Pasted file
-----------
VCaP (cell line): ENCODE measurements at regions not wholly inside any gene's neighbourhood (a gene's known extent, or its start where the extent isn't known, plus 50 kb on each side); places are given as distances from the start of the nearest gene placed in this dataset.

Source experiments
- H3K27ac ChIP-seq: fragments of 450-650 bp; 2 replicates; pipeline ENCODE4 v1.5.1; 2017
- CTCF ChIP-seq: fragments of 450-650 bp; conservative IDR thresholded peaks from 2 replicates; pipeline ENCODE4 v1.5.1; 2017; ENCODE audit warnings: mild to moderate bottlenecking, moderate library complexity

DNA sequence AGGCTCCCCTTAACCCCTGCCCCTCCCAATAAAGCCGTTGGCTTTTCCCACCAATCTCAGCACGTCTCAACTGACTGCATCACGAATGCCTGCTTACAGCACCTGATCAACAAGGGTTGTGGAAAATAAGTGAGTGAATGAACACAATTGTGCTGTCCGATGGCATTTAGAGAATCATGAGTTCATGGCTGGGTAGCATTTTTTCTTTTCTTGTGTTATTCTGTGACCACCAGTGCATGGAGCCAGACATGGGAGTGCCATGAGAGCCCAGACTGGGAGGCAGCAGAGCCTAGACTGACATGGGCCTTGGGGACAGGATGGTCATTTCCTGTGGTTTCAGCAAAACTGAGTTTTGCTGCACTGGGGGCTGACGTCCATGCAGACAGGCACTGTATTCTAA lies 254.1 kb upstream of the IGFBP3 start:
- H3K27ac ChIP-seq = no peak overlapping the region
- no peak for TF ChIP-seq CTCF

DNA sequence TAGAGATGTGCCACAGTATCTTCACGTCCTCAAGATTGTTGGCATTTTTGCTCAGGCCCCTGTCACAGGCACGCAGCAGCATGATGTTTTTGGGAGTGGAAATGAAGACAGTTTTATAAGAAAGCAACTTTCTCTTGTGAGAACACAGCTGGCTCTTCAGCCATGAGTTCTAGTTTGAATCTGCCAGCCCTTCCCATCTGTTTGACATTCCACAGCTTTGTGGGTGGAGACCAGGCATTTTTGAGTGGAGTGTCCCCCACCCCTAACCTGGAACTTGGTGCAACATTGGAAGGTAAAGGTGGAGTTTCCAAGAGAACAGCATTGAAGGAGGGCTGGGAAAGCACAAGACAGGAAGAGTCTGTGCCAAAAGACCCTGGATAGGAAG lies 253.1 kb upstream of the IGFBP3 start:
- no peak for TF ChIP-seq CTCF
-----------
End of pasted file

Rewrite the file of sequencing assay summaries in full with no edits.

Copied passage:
VCaP (cell line): ENCODE measurements at regions not wholly inside any gene's neighbourhood (a gene's known extent, or its start where the extent isn't known, plus 50 kb on each side); places are given as distances from the start of the nearest gene placed in this dataset.

Source experiments
- H3K27ac ChIP-seq: fragments of 450-650 bp; 2 replicates; pipeline ENCODE4 v1.5.1; 2017
- CTCF ChIP-seq: fragments of 450-650 bp; conservative IDR thresholded peaks from 2 replicates; pipeline ENCODE4 v1.5.1; 2017; ENCODE audit warnings: mild to moderate bottlenecking, moderate library complexity

DNA sequence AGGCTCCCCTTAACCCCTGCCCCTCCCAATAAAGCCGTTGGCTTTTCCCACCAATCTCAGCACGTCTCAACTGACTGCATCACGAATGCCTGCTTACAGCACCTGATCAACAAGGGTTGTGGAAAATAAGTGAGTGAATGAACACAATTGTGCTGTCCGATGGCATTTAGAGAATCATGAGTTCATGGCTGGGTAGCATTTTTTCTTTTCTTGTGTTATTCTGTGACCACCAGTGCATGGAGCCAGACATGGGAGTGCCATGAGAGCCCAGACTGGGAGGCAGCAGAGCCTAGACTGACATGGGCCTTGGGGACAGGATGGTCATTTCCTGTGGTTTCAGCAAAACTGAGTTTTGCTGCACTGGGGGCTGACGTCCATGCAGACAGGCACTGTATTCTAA lies 254.1 kb upstream of the IGFBP3 start:
- H3K27ac ChIP-seq = no peak overlapping the region
- no peak for TF ChIP-seq CTCF

DNA sequence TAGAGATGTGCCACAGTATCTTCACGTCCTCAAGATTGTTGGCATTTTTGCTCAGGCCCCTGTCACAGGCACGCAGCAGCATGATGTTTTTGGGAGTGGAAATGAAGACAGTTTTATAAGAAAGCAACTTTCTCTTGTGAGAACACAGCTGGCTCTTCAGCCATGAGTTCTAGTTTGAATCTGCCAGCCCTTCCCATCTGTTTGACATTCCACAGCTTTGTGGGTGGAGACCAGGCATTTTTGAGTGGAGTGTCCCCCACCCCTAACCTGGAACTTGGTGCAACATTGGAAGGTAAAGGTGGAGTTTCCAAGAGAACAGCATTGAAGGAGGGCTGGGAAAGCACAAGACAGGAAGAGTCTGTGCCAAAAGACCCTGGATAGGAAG lies 253.1 kb upstream of the IGFBP3 start:
- no peak for TF ChIP-seq CTCF